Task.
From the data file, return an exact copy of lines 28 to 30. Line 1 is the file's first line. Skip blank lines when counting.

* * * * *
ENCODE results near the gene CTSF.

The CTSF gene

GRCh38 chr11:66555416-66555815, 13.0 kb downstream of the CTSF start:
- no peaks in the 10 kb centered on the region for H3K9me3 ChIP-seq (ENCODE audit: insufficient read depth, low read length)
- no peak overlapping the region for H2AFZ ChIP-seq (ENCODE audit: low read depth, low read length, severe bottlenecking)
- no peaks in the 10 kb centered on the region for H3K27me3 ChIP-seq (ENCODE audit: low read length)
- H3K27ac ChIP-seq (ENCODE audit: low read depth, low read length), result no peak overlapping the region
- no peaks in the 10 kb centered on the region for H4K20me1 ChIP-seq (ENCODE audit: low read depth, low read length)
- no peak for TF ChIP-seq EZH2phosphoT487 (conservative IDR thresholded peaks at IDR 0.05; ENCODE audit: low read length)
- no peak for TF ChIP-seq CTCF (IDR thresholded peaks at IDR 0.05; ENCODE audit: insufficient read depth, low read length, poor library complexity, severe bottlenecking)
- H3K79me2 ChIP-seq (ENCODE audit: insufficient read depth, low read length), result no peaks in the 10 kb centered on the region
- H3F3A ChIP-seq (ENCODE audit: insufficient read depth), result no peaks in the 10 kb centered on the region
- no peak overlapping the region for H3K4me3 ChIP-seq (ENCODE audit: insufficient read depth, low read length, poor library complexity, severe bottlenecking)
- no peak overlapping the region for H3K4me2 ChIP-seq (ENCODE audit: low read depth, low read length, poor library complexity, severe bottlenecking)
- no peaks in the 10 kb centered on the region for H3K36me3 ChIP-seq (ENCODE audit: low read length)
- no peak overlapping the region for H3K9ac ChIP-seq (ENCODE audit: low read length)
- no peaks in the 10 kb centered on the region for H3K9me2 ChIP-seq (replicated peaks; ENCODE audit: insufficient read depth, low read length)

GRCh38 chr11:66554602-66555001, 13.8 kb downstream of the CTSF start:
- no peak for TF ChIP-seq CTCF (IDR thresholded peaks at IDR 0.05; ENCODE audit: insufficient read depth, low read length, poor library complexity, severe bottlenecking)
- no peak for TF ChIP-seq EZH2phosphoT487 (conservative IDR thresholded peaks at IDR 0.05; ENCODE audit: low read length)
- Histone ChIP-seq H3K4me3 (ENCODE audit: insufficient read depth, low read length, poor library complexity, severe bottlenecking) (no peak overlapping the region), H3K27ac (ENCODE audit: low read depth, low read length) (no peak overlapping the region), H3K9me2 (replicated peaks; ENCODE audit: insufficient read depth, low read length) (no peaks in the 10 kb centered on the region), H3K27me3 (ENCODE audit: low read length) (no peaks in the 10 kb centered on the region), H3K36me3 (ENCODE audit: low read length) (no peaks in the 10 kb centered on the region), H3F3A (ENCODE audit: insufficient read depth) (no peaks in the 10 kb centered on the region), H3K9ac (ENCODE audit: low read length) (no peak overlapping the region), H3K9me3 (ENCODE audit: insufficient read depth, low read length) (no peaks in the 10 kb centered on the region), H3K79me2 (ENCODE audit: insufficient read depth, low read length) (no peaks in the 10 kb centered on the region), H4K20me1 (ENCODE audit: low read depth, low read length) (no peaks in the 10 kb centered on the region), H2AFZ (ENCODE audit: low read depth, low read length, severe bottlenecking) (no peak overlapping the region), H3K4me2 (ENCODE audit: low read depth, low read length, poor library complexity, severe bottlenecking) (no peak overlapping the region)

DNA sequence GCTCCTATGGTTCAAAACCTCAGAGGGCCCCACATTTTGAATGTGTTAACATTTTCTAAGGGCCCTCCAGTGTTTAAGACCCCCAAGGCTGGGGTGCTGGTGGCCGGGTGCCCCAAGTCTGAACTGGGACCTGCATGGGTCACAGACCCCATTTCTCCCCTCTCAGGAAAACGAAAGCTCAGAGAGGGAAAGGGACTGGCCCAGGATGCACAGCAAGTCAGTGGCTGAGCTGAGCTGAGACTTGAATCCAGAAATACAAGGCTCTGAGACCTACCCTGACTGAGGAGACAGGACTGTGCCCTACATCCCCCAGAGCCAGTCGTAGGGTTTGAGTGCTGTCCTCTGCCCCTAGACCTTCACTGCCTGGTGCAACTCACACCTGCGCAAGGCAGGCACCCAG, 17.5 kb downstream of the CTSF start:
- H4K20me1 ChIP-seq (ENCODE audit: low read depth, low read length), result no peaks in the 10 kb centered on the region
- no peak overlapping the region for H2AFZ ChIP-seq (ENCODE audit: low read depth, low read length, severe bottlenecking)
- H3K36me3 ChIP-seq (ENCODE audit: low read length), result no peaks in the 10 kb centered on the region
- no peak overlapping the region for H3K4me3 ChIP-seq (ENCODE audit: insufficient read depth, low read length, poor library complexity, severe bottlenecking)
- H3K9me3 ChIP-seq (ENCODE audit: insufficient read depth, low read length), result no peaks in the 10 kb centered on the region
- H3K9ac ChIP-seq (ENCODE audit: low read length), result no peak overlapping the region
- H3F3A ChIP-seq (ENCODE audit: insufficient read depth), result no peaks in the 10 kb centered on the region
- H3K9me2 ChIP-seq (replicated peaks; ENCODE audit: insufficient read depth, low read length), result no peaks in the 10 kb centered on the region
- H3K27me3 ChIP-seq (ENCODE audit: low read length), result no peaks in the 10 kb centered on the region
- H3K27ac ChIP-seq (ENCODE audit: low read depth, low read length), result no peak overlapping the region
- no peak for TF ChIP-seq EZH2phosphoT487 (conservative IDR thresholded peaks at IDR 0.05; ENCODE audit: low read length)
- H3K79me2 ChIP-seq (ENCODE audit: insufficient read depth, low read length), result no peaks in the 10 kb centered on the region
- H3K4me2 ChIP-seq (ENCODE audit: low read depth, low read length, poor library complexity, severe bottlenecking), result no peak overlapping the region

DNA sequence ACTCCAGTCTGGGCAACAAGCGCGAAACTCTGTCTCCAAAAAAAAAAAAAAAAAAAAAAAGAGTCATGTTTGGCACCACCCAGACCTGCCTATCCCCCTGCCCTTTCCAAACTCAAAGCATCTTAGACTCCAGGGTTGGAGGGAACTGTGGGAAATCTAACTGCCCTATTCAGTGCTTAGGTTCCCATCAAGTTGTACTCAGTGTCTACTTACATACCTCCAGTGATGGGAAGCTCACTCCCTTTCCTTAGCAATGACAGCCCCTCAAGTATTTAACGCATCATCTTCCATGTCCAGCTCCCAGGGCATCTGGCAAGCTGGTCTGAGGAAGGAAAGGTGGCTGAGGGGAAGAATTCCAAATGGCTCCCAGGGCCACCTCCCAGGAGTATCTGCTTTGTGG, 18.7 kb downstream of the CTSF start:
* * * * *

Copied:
- H3K9ac ChIP-seq (ENCODE audit: low read length), result no peak overlapping the region
- H3F3A ChIP-seq (ENCODE audit: insufficient read depth), result no peaks in the 10 kb centered on the region
- H3K9me2 ChIP-seq (replicated peaks; ENCODE audit: insufficient read depth, low read length), result no peaks in the 10 kb centered on the region